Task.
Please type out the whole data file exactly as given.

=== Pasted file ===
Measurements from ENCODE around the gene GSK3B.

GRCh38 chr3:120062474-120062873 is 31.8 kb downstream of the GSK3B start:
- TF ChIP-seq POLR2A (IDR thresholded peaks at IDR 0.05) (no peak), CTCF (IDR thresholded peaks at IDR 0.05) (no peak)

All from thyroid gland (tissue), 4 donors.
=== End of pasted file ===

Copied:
Measurements from ENCODE around the gene GSK3B.

GRCh38 chr3:120062474-120062873 is 31.8 kb downstream of the GSK3B start:
- TF ChIP-seq POLR2A (IDR thresholded peaks at IDR 0.05) (no peak), CTCF (IDR thresholded peaks at IDR 0.05) (no peak)

All from thyroid gland (tissue), 4 donors.